Dave Schueler and I have a list of air games we’d like to try. For the past five or more years we’ve run games at Enfilade, and we’re always looking for the right convention game.
One issue we’ve struggled with is a good set of WWII air rules for a convention setting. I know Check Your 6 is popular, I’ve played the game and I don’t hate it. But I have two issues with it. First it’s tied to a hex grid. My chief goal in life is to free all miniatures games from hex grids or they are simply board games played with nice metal and resin pieces. Secondly, and probably most important, is I’m completely unwilling to make the investments I’d need to do to convert my hundreds of painted miniatures over to the system. Sorry, no, not happening.
Which brings us to the Illustrious scenario. I’m on Facebook. Please don’t think ill of me. One of the advantages is being able to connect with folks who have common interests. There is actually an Aerial Wargames group. I lamented there wasn’t a game similar to David Manley’s excellent Air War C.21 game. David Manley happens to be a member of the Aerial Wargames group, and let me/us know that he has a WWII air combat set of rules that is similar to Air War C21. Daveshoe has a real relationship with David and when I told him about the game, sent Manley an e-mail. He agreed to let us beta test his rules. We were happy campers.
Yesterday Dave broke out his freshly built and painted HMS Illustrious plus Tribal class destroyer, and put some Italian and German bombers on them. Just a word, Dave is the model-builder in our partnership, and his work is really good. The ships looked super and properly camouflaged for the January 1941 incident.
The game is based on the German/Italian effort to neutralize Illustrious and its task force which terrorized the Western Mediterranean and re-supplied Malta during 1940. The Germans and Italians combined their forces to launch an attack on the carrier group, and our game tries to take their efforts into consideration.
The four Axis players divided six torpedo armed SM. 79 trimotors and six Ju. 87 Stukas. The Italians came in at low level, lugging their fish. The Stukas game in at high level at turn later. Scott Abbott and I each ran a pair of Fairey Fulmars–sort of an eight gun fighter version of a Fairey Battle. We’re sort of talking an under-powered bus with guns. It was our job to combine the ships’ flak with our air prowess to save our floating home.
We showed our air prowess immediately when Scott tried an advanced maneuver-an Immelman?- failed and lost enough power to go into a dangerous stall. The three Italian bombers facing him, immediately raced past the Fulmars and were off to the races.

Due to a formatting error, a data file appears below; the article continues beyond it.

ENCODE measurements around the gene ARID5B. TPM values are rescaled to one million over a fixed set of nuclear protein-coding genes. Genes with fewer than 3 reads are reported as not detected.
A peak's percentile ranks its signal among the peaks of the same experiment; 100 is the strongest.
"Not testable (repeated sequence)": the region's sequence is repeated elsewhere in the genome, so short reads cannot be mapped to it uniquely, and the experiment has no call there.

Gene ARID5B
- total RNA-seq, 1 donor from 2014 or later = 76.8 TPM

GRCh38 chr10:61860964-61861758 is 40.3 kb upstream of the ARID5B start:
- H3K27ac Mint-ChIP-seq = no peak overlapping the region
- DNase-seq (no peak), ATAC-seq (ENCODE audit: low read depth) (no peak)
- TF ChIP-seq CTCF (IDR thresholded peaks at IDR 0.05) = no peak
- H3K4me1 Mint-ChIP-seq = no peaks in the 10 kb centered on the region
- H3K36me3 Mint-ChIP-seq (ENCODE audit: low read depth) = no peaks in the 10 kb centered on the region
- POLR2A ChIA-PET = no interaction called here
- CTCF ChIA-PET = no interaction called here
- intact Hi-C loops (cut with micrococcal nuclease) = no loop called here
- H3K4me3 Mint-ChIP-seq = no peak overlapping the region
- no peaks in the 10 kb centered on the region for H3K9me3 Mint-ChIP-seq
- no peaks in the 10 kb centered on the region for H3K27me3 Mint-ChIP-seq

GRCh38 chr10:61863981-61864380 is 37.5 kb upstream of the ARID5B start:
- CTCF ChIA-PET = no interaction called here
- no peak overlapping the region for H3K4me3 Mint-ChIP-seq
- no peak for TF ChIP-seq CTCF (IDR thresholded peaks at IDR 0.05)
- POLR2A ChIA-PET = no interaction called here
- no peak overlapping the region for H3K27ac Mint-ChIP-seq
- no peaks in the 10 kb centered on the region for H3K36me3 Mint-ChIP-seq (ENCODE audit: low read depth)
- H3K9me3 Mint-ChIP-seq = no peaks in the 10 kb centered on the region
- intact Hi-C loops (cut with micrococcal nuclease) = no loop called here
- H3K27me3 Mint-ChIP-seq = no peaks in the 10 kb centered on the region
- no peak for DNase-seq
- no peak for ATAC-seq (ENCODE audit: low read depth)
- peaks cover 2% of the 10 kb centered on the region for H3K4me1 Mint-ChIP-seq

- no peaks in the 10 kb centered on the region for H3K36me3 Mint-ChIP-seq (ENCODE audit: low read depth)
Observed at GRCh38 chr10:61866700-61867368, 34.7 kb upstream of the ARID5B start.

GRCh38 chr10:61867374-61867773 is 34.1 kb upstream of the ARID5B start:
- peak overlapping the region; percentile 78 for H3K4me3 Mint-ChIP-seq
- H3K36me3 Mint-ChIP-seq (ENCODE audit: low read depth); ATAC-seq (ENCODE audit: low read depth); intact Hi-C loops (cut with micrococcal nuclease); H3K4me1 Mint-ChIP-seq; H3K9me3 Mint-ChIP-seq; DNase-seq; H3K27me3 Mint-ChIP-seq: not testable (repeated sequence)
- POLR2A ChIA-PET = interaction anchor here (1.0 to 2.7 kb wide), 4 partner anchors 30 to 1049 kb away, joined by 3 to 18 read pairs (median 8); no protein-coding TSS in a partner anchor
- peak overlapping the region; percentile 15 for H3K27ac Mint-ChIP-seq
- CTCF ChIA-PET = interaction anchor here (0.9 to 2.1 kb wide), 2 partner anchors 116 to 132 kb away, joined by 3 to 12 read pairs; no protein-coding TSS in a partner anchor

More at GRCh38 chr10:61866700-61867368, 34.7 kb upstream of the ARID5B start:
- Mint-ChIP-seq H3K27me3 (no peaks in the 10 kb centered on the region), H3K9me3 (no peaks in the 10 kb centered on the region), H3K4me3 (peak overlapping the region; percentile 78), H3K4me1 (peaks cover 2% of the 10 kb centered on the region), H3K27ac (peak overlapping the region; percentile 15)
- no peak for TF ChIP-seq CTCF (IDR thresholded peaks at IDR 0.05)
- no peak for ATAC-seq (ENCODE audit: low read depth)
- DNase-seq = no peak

My Fulmars tangle with David Sullivan’s SM. 79’s went better, but only because a quirk in the scenario rules.
I had more luck engaging the Italians facing me. Though my maneuvers were hardly elegant, I inflicted minor damage on two of the bombers. According to the scenario rules, if the Italians suffered any damage they would have to check morale. A roll of three or less on a D10, minus one for each point of damage would cause the pilot to jettison their payload and head home. David Sullivan rolled a one and a two for each of his morale rolls I finally lined up a good shot on his remaining plane and damaged the torpedo release, so all three of his planes were out of action.
Al Rivers’ Stukas (left) get ready for their dive bombing attack on Illustrious. Dale Mickel’s Stuka is about to be blasted to atoms as my last attack detonates his bomb. Not a good day for the Stukas.
The Stukas had little luck. Flying at normal altitude, they came under fire from heavy flak. Scott’s planes finally got into action, were quickly damaged, in fact, they were so slowed that a Stuka shot down one of his lumbering two seaters. But the survivor managed to shoot down one of Dale Mickel’s Germans. I engaged another of Dale’s planes and got a critical hit, exploding his bomb. His third plane ran into flak and folded into a fireball.
Dave Demick’s SM. 79’s broke loose from Scott’s fighters and flew unhindered by Fulmars or flak and made their torpedo run at the carrier, scoring a hit.
Dave Demick’s Italians, unhindered by Scott’s fighters, pressed their attack on the carrier and loosed their their torpedoes. One hit the carrier and did significant damage. As the three SM. 79’s crossed over the carrier, one plane was perforated by a two-pounder and plunged into the sea. The carrier, shaken by the hit lost some of it’s flak.
I managed to line up a shot at Al Rivers’ Stuka, only to be shot out of the sky by flak. The remaining German dive bombers pressed on and made their runs on the Illustrious. One, damaged by earlier fire was unable to release its bomb. The others missed. Game over.
The game’s victory conditions called for 50% damage to Illustrious for an Axis win. The carrier had 50 hit points. The torpedo did ten points of damage, based on a die roll of 2 D 10. That was the only hit in the game. Allied victory. The Italians lost one bomber. The Germans lost three Stukas. One Fulmar was lost to enemy action. One was destroyed by friendly flak. The other two suffered damage, but survived.
The debrief was challenging because I was a player in the game. Everything was difficult for the Fulmars. They’re slow, turn poorly and their armament may seem formidable, but light machine guns don’t cut it in this game. So when the Axis players said they had no chance it was hard to credit them. But morale rolls did cost them a quarter of their attacking force and the flak did seem nasty, so Dave and I are revisiting some of this for a future playtest.